Ironically, being remote can actually help the facilitator to proactively promote the involvement of remote participants because s/he can explicitly make an effort to ask them for their contributions. It is literally as simple as that: remembring to ask all participants – remote and local – for their contributions will surreptitiously remind everyone that each contribution is equally valuable. Deliberately asking remote participants if they have anything to add / contribute etc will result in them feeling like their contributions are welcome. Those who are physically present will normally accept this is a necessary ‘interlude’ for reasons of professional courtesy and comprehensiveness, so it levels the playing field a bit.
One other thing: there is often a need to point out (usually at the start of a meeeting) how the participants should indicate that they have a question / comment. In school, of course, we are familiar with having to raise our hands to get noticed. In applications designed for modern virtual and multi-location meetings, there is often an equivalent button to press, which notifies the facilitator that someone wants to speak. Even when there is no such option, there is nothing wrong with saying (on a video call) ‘feel free to raise your hand if you would like to comment, contribute or clarify’. The facilitator should remember to keep an eye on the screens that show remote participants… I’ve been guilty of not noticing remote hands waving…!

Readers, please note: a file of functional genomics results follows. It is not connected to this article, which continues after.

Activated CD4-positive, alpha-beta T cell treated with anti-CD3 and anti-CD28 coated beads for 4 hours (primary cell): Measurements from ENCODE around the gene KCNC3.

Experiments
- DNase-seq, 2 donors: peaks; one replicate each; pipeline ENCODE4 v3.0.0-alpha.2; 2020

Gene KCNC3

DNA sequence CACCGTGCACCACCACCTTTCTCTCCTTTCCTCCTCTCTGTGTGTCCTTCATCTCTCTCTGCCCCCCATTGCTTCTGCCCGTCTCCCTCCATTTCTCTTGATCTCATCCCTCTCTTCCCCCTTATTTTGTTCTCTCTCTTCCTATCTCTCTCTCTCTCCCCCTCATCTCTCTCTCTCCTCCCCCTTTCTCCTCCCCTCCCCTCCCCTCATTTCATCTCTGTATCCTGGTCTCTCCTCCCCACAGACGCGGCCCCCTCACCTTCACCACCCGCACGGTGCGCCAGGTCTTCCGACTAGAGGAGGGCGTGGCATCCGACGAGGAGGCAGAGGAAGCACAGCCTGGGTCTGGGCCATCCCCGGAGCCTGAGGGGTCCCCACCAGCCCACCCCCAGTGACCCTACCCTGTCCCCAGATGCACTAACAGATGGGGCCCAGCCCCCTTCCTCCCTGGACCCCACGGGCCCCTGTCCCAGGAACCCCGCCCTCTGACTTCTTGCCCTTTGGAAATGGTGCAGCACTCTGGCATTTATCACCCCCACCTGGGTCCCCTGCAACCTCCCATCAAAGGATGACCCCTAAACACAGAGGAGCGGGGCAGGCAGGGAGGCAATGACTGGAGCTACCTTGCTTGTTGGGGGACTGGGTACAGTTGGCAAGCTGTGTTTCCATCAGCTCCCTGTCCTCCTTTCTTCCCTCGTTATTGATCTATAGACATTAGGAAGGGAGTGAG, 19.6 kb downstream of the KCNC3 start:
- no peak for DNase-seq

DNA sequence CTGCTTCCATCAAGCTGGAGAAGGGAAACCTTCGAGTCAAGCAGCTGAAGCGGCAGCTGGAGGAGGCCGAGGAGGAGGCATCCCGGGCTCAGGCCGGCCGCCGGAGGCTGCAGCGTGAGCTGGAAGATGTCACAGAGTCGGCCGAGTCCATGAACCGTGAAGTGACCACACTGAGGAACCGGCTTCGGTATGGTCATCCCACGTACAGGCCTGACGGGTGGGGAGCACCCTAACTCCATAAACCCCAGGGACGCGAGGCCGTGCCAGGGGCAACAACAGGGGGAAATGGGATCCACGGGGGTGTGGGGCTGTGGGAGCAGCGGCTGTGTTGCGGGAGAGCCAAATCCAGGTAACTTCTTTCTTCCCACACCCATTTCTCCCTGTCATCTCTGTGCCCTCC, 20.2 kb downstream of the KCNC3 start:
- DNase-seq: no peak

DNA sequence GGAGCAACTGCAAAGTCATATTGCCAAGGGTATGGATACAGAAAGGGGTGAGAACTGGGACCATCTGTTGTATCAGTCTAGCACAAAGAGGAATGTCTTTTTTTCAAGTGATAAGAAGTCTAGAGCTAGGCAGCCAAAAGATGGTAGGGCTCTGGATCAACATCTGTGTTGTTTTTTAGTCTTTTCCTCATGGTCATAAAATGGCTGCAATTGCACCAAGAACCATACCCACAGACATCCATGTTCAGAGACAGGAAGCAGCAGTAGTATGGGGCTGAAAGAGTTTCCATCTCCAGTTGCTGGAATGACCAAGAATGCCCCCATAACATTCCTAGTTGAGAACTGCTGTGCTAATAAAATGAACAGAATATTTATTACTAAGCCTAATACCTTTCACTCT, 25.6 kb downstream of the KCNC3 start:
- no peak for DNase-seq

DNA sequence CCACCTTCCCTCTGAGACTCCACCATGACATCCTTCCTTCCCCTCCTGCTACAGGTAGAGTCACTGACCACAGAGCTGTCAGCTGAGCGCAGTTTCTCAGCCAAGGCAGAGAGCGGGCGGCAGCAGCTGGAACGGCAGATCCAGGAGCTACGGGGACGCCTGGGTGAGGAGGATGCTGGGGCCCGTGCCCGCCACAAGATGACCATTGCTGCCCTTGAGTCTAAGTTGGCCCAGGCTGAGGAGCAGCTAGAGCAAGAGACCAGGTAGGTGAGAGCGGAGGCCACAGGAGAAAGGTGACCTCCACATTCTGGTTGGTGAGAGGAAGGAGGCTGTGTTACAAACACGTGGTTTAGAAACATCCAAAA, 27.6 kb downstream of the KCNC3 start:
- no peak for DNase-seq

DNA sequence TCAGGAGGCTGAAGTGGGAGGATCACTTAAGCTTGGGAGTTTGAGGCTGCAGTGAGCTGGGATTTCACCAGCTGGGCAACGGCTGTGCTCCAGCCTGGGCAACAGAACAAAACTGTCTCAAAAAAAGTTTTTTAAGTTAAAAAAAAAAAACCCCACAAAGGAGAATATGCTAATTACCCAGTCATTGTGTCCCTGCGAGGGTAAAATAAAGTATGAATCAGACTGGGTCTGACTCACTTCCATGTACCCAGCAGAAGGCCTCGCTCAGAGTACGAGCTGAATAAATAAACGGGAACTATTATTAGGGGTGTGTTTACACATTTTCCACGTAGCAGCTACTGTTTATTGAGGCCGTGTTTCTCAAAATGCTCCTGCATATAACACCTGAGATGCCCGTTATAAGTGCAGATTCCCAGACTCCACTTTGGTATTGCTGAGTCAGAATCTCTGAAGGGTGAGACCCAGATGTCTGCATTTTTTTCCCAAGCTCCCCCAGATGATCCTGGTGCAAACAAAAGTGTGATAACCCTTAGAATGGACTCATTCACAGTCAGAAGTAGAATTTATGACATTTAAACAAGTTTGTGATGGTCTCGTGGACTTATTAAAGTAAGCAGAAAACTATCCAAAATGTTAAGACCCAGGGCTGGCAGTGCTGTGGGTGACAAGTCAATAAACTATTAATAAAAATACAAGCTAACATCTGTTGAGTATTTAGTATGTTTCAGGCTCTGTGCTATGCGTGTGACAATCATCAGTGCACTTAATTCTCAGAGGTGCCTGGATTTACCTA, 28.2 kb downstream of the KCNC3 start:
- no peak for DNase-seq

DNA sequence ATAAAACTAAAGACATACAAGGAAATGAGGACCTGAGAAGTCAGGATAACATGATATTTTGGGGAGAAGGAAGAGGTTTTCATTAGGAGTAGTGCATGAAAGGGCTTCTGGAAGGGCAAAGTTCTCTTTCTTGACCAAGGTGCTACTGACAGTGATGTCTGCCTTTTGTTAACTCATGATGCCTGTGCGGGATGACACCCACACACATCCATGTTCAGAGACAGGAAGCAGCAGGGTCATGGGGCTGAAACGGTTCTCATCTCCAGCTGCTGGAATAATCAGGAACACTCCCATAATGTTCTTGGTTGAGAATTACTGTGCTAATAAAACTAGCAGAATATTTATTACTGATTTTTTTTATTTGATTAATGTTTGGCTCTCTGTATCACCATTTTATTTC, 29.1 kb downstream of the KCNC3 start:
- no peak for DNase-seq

7. Participants working on other things.
This, like sidebar conversations, is much more obvious with local participants than with remote participants. However, it is also fairly obvious when remote participants forget to mute their microphone. This can be anything from the clickety-clack of keyboard warriors answering their emails instead of paying attention, to some participants (perhaps less well-versed in hiding what they’re doing) actually answering their text messages with their phone in hand, right in front of the camera.
How should the meeting facilitator deal with this…? Exactly the same way as with any other sign of inattention: ignore it unless it’s causing disruption (e.g. noise) but address the miscreant later. If it is a client or customer (or your boss?), you will need to be diplomatic and professional but it can be helpful to point out that their full attention is the only way that everyone can be sure that the best outcomes will be achieved. Most people, once embarrassed like this, will remember it and – hopefully – take it into account next time!